EPA maps plan to safeguard drinking water for 100 million Americans
It's hard to get excited about ground water, even though more than 85 billion gallons of it is withdrawn from the earth each day, and over 100 million Americans depend on it for their drinking water.
But with the attention focused on hazardous waste, many Americans are also becoming concerned about the effect pollution is having on ground water supplies.
The Environmental Protection Agency (EPA) is so concerned about ground water -- water found underground in porous rock strata and soils, as from a spring -- that it recently called 80 representatives from state, local, environmental, business and industry, and public interest groups to Washington, D.C., to help develop a national Ground Water Protection Strategy.
"The idea was . . . to put them all in one room at one time and let them yell at each other and try to get something constructive out of it, to see if they could develop any positions of consensus," says one conference organizer.
Armed with facts, figures, and basic background material, the participants were divided into 10-person work groups and told to develop a plan including goals and a regulatory mechanism.
Victor Kimm, the EPA deputy assistant administrator who headed the conference , says he is very pleased with the results and thinks the participants were as well.
He says there were several areas of consensus, adding, "It's unusual to get industry people and environmental groups to agree on anything."
Most plans were committed to protecting ground water quality "from significant deterioration" but recognized that some deterioration was inevitable from industrial and other pollutants such as farm fertilizers and road salt.
Several groups decided to classify ground water by usage. Some water would be suitable for drinking, some for irrigation, and some would be degraded to allow for establishing hazardous waste facilities and dumps.
"Another area of general agreement was the fact that there are an array of ground water problems created over decades . . .," Mr. Kimm says. "It's not a problem we can solve in the next six months.We need a very carefully orchestrated federal, state, and local effort over the next 5 or 10 years to really get a handle on it."
Actually, there was remarkably little yelling.The sharpest differences of opinion came when groups tried to determine the roles that the federal, state, and local governments should play.
"We could agree on the problem, and on some programs, but where the issue came apart was 'who's going to do what to whom,'" says Thomas guildehaus, a vice-president of Deere & Co. "The Western states are rabid about water allocations being a state's rights thing."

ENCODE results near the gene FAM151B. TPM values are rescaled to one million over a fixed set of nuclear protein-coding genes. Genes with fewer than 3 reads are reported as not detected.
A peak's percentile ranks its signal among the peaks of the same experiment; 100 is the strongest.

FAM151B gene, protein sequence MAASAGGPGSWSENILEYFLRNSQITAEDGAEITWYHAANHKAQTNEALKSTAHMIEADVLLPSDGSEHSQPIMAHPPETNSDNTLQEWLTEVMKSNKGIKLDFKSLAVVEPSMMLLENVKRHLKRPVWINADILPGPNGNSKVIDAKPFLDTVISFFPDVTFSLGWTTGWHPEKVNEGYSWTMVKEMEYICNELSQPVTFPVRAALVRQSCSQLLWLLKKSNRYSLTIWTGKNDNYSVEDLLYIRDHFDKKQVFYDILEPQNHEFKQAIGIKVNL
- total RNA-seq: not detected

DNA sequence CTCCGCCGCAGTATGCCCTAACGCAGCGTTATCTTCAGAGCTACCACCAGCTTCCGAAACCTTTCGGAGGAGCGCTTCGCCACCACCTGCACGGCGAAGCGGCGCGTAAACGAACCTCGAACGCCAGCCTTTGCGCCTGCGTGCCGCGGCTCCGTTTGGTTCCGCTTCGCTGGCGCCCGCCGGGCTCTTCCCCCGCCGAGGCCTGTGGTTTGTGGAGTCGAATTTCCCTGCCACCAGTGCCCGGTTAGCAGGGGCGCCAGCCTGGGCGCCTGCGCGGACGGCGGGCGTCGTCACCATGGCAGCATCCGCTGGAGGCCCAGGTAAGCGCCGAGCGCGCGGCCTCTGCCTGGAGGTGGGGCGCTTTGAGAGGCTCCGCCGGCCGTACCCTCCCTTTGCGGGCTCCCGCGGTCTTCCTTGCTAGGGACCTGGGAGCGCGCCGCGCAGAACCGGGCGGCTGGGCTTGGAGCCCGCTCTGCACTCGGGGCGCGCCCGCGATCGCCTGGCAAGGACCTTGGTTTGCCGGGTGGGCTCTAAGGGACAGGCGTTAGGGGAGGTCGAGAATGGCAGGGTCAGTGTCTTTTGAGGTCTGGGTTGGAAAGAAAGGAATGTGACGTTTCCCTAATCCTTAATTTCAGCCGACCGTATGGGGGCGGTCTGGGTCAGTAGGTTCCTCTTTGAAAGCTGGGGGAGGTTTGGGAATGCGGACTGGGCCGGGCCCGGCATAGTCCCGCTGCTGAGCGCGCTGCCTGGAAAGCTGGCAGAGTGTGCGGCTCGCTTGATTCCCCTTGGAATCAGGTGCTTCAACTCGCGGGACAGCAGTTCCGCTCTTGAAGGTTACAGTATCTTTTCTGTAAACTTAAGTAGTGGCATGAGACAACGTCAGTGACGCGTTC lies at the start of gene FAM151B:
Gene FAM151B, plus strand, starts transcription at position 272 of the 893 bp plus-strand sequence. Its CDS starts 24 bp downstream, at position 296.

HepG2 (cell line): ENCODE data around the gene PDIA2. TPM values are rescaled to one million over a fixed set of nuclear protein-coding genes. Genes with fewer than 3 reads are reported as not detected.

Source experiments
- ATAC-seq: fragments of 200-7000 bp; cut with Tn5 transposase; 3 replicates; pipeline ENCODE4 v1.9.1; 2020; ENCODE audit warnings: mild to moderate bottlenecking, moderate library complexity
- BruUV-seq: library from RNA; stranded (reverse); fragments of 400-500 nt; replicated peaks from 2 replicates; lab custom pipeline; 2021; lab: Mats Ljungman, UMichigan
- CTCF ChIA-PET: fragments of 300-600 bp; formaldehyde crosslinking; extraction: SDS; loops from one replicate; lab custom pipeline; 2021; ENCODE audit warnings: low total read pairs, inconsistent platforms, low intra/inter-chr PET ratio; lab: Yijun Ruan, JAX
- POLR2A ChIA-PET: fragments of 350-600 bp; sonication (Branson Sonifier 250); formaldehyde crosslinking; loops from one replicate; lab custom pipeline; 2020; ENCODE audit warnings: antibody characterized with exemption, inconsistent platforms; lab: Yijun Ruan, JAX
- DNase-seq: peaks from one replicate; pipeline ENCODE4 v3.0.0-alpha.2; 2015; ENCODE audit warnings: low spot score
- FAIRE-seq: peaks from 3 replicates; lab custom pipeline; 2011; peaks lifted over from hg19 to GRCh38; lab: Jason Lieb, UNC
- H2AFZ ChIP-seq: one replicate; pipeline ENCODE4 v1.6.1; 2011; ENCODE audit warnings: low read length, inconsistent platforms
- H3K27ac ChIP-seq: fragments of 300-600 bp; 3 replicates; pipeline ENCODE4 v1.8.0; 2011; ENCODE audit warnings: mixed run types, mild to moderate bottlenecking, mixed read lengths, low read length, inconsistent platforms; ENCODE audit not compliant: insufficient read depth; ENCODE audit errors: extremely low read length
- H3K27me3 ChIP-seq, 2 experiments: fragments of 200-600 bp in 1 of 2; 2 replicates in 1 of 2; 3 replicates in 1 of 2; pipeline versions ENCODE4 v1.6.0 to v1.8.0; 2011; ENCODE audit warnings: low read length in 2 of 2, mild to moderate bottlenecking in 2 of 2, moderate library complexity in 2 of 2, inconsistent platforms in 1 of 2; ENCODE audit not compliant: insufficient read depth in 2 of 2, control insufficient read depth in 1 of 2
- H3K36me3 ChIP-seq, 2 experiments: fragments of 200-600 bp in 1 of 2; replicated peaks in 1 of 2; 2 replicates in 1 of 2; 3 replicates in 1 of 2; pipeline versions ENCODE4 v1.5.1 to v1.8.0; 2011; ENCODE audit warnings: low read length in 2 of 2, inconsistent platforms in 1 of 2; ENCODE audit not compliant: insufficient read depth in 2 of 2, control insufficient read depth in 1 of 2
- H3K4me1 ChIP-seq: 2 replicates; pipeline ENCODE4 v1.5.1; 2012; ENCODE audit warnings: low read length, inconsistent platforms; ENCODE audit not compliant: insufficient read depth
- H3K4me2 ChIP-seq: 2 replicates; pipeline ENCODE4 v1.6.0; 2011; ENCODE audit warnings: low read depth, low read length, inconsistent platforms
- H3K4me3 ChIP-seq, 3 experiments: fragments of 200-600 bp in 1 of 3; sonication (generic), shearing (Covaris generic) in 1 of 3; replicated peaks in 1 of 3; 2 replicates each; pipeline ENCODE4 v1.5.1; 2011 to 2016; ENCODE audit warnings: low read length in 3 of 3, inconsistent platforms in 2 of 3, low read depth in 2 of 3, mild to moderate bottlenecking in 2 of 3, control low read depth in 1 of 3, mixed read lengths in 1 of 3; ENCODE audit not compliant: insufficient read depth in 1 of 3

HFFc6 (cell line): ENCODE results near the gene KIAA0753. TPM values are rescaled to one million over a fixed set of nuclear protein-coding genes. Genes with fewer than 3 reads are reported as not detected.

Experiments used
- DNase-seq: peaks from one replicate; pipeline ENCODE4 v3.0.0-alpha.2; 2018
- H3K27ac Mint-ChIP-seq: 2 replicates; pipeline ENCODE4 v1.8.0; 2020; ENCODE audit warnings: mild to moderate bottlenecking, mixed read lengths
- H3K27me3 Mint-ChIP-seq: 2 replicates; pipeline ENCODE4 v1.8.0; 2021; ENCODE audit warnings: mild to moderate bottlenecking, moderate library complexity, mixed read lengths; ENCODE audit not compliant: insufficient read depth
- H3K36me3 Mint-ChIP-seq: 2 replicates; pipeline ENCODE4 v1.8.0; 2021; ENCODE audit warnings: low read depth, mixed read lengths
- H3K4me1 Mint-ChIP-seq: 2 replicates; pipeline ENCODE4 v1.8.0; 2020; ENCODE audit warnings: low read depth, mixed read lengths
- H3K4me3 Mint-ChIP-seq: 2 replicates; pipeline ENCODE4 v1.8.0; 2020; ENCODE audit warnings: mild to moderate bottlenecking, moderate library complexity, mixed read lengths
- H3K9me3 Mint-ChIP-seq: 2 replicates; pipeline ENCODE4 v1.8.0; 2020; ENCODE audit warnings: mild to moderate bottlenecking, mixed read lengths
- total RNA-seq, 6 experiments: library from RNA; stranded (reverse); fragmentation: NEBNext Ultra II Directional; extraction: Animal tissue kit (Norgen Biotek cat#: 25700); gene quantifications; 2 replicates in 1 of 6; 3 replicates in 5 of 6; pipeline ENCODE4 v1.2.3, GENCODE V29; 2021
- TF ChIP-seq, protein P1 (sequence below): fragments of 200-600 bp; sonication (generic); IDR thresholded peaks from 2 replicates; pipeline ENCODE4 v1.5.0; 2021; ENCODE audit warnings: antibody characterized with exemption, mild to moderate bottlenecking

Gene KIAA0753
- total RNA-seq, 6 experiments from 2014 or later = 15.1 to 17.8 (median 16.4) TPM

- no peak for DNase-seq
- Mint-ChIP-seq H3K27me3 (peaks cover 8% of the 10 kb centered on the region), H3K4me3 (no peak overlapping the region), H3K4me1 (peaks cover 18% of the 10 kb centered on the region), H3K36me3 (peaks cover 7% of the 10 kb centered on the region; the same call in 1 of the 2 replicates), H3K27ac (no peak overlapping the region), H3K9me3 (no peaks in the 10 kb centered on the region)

Dr. Jay Lehr of the National Walter Well Association says after considering that problem his group finally decided that water classification should be done on a state or regional basis, with the EPA providing some sort of technical help along with money for ground water protection programs.
Not everyone was pleased with the conference strategies. Mary Hook of the Vermont Natural Resources Council, a private non-profit environmental group, had some reservations:
"I was very disappointed in the lack of discussion about compromising ground water. I realize that in the real world situation we generate waste and have to put it somewhere, which will compromise ground water. But there wasn't much more than lip service paid to reducing waste, or eliminating some waste altogether. . . . I think it's very realistic to talk about reducing waste, and a good ground water protection strategy should address that."
Seth J. Abbott, a manager of Arco Oil & Gas Company, while saying he was pleasantly surprised at the conference, admits he thinks he will still have difficulty with the EPA's eventual policy. Not as much, though, as if there had been no conference:
"I had seen the list of invitees and was quite concerned that it seemed to be heavily weighted in favor of what I would refer to as environmentalists. . . . I went there thinking by my presence I was going to give credence to something the EPA had already decided upon. But I came away feeling that some good was done."
Dr. lehr also gives the conference high marks:
"Most of these types of programs are public relations tools more than a sincere desire to elicit the best thinking of the people. The government comes up with some ideas, makes sure they run them past people, then do what they want. . . . The EPA certainly may still go off and do something a little different than some of us would want them to do, but i think that desire to get input was more genuine, more of an educational orientation than I've ever seen."
Mr. Kimm says the EPA draft should be finished by late summer and published in the Federal Register. Then, in the fall, public hearings will be held in five cities to get an additional airing of views.